Effect of Hemorrhagic Shock on the Reactivity of Resistance and Capacitance Vessels and on Capillary Filtration Transfer in Cat Skeletal Muscle
During hemorrhagic shock there is impairment, and eventually abolition, of the responses of both the resistance and the capacitance vessels in cat skeletal muscle to regional lumbar sympathetic vasoconstrictor nerve fiber stimulation and to close intra-arterial infusion of l-norepinephrine. The rate of decline of reactivity is faster, and the time to abolition shorter, for the resistance response than for the capacitance response.
Also, the pre-capillary resistance response declines faster and is abolished earlier than the post-capillary resistance response. This impairs and eventually abolishes the ability of constrictor nerve stimulation to decrease mean capillary hydrostatic pressure, and, thereby, causes a net inward movement of extravascular fluid. Preservation of the post-capillary response beyond that of the pre-capillary results eventually in a net outward movement of capillary fluid on nerve stimulation.
Replacement of the shed blood restores vascular reactivity to normal. This can occur even when nerve stimulation results in a net loss of capillary fluid, but may not, if this period of shock has been very long.
The evidence indicates that pre-capillary functions (small arteries, arterioles, and pre-capillary sphincters) are more under the influence of local metabolic factors than of extrinsic nervous influence. On the other hand, post-capillary functions (post-capillary resistance vessels, and main capacitance vessels) are more dominated by extrinsic nervous influence. However, even in this section the nervous influence may be overcome by relatively large concentrations of "metabolites" as is seen late in the period of hemorrhagic shock.
From the results obtained here, it is suggested that early in hemorrhagic shock the sympathetics, at least with respect to skeletal muscle, act in a compensatory manner by maintaining "venous return" (maintained capacitance response) and by increasing circulating blood volume (inward movement of extravascular fluid). The dominant action of local dilator factors on pre-capillary functions has the effect of limiting the magnitude of nerve-induced increased resistance to blood flow and, by impairing the reactivity of the pre-capillary sphincters, distributes the available blood flow over a greater than normal fraction of the capillary bed.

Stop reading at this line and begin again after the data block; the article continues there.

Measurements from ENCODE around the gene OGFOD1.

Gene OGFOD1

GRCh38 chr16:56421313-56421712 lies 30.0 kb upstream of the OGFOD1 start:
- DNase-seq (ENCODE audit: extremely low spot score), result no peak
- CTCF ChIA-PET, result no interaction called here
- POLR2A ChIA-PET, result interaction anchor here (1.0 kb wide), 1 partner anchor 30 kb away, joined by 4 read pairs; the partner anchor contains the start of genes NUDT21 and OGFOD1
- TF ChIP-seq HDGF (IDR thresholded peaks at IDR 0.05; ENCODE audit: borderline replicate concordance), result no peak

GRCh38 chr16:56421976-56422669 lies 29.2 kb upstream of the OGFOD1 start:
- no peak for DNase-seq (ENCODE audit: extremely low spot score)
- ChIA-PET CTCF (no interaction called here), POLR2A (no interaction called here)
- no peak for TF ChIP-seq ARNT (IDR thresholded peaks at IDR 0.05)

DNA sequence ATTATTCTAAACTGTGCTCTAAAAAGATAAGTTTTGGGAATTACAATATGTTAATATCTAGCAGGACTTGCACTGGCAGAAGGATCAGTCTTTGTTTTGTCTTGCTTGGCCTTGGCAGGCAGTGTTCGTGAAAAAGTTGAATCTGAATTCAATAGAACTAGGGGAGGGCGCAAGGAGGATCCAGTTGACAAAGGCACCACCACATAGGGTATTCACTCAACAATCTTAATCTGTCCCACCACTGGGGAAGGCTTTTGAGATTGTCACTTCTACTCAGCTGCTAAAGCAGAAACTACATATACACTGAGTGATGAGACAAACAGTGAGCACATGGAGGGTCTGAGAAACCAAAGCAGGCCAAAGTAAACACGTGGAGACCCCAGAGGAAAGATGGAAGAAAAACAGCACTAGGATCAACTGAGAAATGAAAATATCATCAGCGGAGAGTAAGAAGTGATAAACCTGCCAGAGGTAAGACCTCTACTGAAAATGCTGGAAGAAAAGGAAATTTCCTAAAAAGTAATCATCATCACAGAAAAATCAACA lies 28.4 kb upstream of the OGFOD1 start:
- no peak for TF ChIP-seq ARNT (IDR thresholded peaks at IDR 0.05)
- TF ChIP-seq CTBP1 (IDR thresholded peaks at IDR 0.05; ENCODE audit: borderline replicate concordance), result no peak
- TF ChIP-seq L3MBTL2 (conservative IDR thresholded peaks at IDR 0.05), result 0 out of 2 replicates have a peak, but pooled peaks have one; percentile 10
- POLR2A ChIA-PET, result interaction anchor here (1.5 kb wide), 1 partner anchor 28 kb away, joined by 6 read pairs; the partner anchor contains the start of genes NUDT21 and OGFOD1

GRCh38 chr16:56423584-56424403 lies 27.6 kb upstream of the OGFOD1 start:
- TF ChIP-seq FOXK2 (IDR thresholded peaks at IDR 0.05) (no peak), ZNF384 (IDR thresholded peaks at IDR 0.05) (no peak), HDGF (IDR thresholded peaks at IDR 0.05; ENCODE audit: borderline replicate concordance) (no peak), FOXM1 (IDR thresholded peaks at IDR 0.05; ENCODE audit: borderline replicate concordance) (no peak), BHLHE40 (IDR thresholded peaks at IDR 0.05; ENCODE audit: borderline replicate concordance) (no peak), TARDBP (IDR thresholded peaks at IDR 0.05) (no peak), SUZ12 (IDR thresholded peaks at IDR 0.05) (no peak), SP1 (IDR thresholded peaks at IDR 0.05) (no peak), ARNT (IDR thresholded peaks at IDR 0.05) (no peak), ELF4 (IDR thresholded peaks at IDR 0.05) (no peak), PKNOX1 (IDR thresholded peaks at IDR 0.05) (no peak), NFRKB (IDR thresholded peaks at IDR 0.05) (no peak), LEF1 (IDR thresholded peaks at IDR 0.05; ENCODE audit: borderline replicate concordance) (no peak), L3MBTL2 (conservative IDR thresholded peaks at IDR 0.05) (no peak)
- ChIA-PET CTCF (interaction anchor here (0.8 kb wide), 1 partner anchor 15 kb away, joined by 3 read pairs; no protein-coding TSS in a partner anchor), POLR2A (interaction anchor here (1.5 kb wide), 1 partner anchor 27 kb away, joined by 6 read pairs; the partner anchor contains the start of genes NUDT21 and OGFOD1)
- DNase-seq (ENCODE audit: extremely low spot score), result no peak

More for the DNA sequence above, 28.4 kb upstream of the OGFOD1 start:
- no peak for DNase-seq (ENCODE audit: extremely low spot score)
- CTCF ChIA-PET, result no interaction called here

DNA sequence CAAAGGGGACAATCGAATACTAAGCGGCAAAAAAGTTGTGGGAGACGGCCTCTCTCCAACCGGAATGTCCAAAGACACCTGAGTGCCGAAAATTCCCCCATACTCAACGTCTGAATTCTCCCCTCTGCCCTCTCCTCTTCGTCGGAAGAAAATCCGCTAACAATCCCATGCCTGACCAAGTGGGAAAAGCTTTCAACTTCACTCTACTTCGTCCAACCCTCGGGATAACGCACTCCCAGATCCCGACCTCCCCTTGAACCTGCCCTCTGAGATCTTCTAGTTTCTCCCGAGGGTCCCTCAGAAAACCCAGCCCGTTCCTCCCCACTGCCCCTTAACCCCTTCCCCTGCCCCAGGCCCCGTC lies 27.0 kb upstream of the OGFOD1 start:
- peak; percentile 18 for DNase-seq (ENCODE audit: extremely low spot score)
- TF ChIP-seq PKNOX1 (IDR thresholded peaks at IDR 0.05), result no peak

Late in the course of hemorrhagic shock, with abolition of pre-capillary responses, the action of the sympathetics would appear to be decompensatory, in that they cause a loss of fluid from the capillaries. This phenomenon may provide a partial explanation for the observed beneficial effect of sympatholytic agents in hemorrhagic shock.
The sequence of deteriorating vascular reactivity in skeletal muscle, while not necessarily representative of all tissues, serves to explain many of the hitherto puzzling features of the peripheral vasculature in shock. It also suggests a mechanism, common to all states with reduced tissue blood flow, that may explain lack of response to treatment.
- Received March 1, 1963.
- © 1963 American Heart Association, Inc.